Who actually goes inside the bank these days? Mexicans (and other Latinos) do! When they get paid they take their checks straight to the bank. But they pass right by the outside ATM, walking inside the branch and getting in line instead. They get to the teller, cash their check, and walk happily out the building; until the next 15 or 30 days when they return. Apparently, cash is king for my people. I started wondering about this many years ago and came up with the following theories as reasons why my gente do not feed the machines!
For starters, many of their local shopping places only take cash. The small Super Mercado owner perhaps has not yet procured (or is willing to pay for the services of) a debiting system. Have you ever stopped at a taqueria in the Mexican part of town, ordered your carne asada burrito only to be told: “Cash only.” Should’ve read the sign near the register, huh? I’ve done this a few times myself. Lucky for us, the restaurant owner has conveniently placed an ATM machine inside his/her place. Only $2.00 for $20.00. Geesh! Why else do Mexicans need to cash their checks at the bank ASAP? To pay the rent! Yes, many of them walk their envelope over to the leasing office, to their landlord, and pay with cash. Some prefer using a Money Order. Money Orders aren’t free last time I checked, so this is just a sure way of having less money to put to work over the course of many years.
My other theory is that Mexicans don’t trust banks or their ATMs with their money. “Those bankers are going to rob me!” I’m joking. There is some mistrust between banks, bankers, and Mexicans, but I think it really is more about the possibility that many of my people aren’t as technologically inclined as other ethnic groups, especially the older generations. Monitoring an account online for funds is difficult to do without an Internet connection at home also. Yet… and this challenges my theory… mostly everyone has a smart phone these days! You can simply load an App to easily check your checking account. I don’t know. I’m a confused Mexican.
Going inside the bank to cash a check is better than paying for check cashing service, I guess. So I commend anyone for choosing not to waste $1 for every $100 somewhere in the city. Still, time is equally valuable. Spending 15 min in line to cash a check at a bank twice a month equates to 30 min per month or 6 hours a year! That’s dead time, like sitting in traffic, you’d rather have it back. Don’t waste time!
If you think the banking habits of Mexicans are weird, try this one: Mexicans use this money-saving system called a tanda. It goes like this. One family member or friend gets, say, nine others to agree to contribute 100 dollars weekly into a batch or tanda and every week someone gets the “$1000.” Really $900 plus your $100 you don’t submit to the organizer on your turn. Numbers are randomly assigned. So if you have number 1, you get the $1000 on week one. If you have number 10, you pay $100 for 9 weeks, and get $1000 at week 10. Get it?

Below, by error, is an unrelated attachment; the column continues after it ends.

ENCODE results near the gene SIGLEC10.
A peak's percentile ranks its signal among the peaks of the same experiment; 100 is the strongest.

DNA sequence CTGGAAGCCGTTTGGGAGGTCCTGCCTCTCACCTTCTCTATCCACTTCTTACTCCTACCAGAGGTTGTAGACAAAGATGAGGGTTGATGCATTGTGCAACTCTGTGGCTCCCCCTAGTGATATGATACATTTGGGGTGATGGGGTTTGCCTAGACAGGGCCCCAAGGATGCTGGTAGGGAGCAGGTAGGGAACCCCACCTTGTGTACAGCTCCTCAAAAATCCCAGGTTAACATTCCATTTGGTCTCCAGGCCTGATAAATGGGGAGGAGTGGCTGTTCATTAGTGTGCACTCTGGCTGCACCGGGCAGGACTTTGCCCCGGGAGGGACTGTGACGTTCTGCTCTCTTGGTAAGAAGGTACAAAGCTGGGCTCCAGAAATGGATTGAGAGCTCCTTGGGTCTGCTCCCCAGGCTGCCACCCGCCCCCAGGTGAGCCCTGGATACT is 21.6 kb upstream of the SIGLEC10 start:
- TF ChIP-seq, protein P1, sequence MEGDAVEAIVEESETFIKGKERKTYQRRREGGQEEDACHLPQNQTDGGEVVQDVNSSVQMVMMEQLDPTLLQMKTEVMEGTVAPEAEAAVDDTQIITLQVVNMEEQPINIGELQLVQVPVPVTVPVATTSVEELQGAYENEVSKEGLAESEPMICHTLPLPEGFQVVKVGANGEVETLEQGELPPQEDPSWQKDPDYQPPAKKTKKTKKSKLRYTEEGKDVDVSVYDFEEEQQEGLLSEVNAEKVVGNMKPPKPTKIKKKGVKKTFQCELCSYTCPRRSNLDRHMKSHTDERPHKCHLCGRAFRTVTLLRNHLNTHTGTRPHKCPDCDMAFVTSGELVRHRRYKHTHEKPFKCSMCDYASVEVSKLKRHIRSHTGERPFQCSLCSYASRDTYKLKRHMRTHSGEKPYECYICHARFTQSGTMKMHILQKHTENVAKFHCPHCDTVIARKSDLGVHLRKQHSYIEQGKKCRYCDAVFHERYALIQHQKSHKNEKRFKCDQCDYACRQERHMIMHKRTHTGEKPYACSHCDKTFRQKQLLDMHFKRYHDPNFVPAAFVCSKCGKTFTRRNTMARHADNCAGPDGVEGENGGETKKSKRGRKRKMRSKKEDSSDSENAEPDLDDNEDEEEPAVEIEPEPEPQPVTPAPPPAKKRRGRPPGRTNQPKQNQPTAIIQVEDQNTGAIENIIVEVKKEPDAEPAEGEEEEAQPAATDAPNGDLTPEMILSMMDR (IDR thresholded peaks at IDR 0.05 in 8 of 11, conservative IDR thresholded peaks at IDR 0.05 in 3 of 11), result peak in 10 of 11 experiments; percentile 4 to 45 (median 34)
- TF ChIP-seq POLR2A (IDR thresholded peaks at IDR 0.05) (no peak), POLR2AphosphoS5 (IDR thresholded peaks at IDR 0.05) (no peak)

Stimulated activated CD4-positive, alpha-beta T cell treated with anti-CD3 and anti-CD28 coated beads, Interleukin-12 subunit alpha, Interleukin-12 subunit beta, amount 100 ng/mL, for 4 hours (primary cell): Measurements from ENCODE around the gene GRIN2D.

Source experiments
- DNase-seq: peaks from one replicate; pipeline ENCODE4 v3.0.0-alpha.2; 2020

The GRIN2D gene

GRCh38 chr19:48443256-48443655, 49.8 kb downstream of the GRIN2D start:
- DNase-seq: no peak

The whole idea behind a tanda is to commit to saving not just for your sake, but for others as well. You may let yourself down not sticking to a budget, but would you let Uncle Jose or Abuela Maria down? Probably not, unless you didn’t care about being ostracized for failing to pay your part. Can you imagine constantly getting the evil eye of your abuela at the Sunday barbecue gathering? Oh boy.
My mother used to participate in tandas many years ago. As an adolescent, I thought tandas were great; today I question their usefulness. For one, can you trust that every member will pay and pay on time? Can you trust that the organizer will be responsible enough to collect from everyone and distribute the money to its rightful recipient each week? This is just the half of it.
Other than forced savings, there’s the obvious lack of yield. A tanda is essentially an X week-long, uninsured bond with 0% yield! My people, why not instead at minimum open up a Money Market account? You can get 0.88-1.0% right now with a MMA. Ally Bank is a perfect destination for your $X weekly savings. What? You don’t trust an online bank either? You trust Uncle Jose more? Oh boy!